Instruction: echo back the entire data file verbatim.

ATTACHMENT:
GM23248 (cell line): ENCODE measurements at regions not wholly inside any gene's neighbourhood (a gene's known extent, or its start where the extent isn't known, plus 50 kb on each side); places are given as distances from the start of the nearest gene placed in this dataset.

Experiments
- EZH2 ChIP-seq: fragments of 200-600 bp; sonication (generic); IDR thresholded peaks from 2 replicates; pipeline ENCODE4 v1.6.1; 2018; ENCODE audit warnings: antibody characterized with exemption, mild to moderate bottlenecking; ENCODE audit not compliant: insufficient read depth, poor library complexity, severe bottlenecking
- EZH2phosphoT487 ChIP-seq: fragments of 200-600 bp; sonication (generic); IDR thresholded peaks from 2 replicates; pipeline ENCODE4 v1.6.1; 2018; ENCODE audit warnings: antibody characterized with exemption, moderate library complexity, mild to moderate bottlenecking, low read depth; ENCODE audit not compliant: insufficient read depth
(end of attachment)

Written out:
GM23248 (cell line): ENCODE measurements at regions not wholly inside any gene's neighbourhood (a gene's known extent, or its start where the extent isn't known, plus 50 kb on each side); places are given as distances from the start of the nearest gene placed in this dataset.

Experiments
- EZH2 ChIP-seq: fragments of 200-600 bp; sonication (generic); IDR thresholded peaks from 2 replicates; pipeline ENCODE4 v1.6.1; 2018; ENCODE audit warnings: antibody characterized with exemption, mild to moderate bottlenecking; ENCODE audit not compliant: insufficient read depth, poor library complexity, severe bottlenecking
- EZH2phosphoT487 ChIP-seq: fragments of 200-600 bp; sonication (generic); IDR thresholded peaks from 2 replicates; pipeline ENCODE4 v1.6.1; 2018; ENCODE audit warnings: antibody characterized with exemption, moderate library complexity, mild to moderate bottlenecking, low read depth; ENCODE audit not compliant: insufficient read depth